AUB faculty vs. senior AUB administrators: Unequal pay and grave injustice

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AUB's College Hall. Al-Akhbar/Marwan Bou Haidar

By: Hussein Mahdi

Published Wednesday, December 3, 2014

“What one administrator earns in a month is more than what an instructor earns in a year.” This comparison was mentioned in a study presented by the chairperson of the American University of Beirut Faculty United Jad Chaaban in a public meeting held early last month, attended by teachers, students, and other interested guests.

How does the American University of Beirut (AUB) spend money? Why is there no financial transparency at AUB? How is its annual budget drafted?

The American University of Beirut Faculty United tried to answer these and many other questions during a number of meetings held recently, the latest of which was held early last month. At that session, chairperson of the association Jad Chaaban presented a study on the expenses and wages at AUB compared to universities across the United States.

The study indicates that the average wage for administrators at AUB is five times higher than the average wage paid to AUB faculty members. Wages paid to administrators at AUB are on average 20 to 70 percent higher relative to their counterparts in the United States.

By contrast, wages paid to professors are on average 15 to 60 percent lower than their counterparts in the United States. Not only this, but wages paid to AUB faculty is 25 to 40 percent lower compared to wages paid at the Lebanese American University (LAU), which is run in a very similar way to AUB – though the wages at AUB are still 10 to 25 percent higher compared to the Lebanese University. Still, Lebanese University professors receive many other benefits.

Over a period of 10 years, assistant professors at AUB lost 10 percent of the value of their salaries on average, while tuition fees increased by 12 percent above inflation in the same period. Between 2008 and 2013, faculty wages dropped by 13 percent compared to inflation in the same period, while tuition fees increased by 27 percent above inflation levels.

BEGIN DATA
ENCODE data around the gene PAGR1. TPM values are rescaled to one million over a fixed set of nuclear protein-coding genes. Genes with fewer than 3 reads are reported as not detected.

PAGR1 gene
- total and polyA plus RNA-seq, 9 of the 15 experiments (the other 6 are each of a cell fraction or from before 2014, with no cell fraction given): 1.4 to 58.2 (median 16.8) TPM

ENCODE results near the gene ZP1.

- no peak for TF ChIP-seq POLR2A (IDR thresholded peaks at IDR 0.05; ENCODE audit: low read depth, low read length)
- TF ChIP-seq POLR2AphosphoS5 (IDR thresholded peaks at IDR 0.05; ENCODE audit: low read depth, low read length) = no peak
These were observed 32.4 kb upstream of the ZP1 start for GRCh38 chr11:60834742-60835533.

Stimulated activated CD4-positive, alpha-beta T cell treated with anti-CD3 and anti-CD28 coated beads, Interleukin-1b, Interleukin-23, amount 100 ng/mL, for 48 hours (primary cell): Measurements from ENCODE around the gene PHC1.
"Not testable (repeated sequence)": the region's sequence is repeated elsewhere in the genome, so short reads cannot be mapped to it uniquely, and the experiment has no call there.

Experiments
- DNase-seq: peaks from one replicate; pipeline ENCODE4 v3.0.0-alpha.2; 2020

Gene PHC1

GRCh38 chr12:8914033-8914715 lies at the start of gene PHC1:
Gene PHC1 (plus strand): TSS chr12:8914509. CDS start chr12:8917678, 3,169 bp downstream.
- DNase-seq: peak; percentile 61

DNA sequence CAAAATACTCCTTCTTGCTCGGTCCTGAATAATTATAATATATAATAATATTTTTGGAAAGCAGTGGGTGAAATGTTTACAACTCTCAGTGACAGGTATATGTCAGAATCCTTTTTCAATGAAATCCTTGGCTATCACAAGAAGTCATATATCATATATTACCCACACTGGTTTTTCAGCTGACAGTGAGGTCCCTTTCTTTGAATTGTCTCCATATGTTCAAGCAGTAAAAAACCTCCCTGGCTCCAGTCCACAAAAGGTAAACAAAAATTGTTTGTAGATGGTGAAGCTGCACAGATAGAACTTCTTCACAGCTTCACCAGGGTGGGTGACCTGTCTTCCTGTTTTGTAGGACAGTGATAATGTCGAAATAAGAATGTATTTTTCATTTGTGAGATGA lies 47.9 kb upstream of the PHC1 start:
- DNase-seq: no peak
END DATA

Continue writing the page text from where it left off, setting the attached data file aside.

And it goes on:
So where does all the money AUB collects from the students, or from grants and contributions, go? Why is its annual budget never published or shown to its faculty staff?

The American University of Beirut Faculty United has around 300 members. Its purpose is to defend the rights and interests of AUB professors, including in relation to remuneration.

Chaaban told Al-Akhbar that AUB professors feel they are treated unfairly and unequally. He says their wages can no longer keep up with the costs of living in Beirut. “The capital was classed in 2014 as the most expensive in the Middle East in terms of living costs,” Chaaban indicated. He said that professors’ wages have not been adjusted in line with inflation over the past few years either, according to data enclosed with his study. “We are living a real crisis. How can we as professors live in dignity with wages as low as this?” Chaaban asked, saying, “There is evident waste with the exorbitant wages paid to administrators.”

Chaaban warns that things could get even worse with many negative implications, especially in terms of the university’s ability to attract talented professors to maintain the quality of its education in the future. This issue was raised last year, and a committee was formed comprising representatives of both faculty and administration, chaired by the Deputy Dean for Academic Affairs Ahmed Dalal.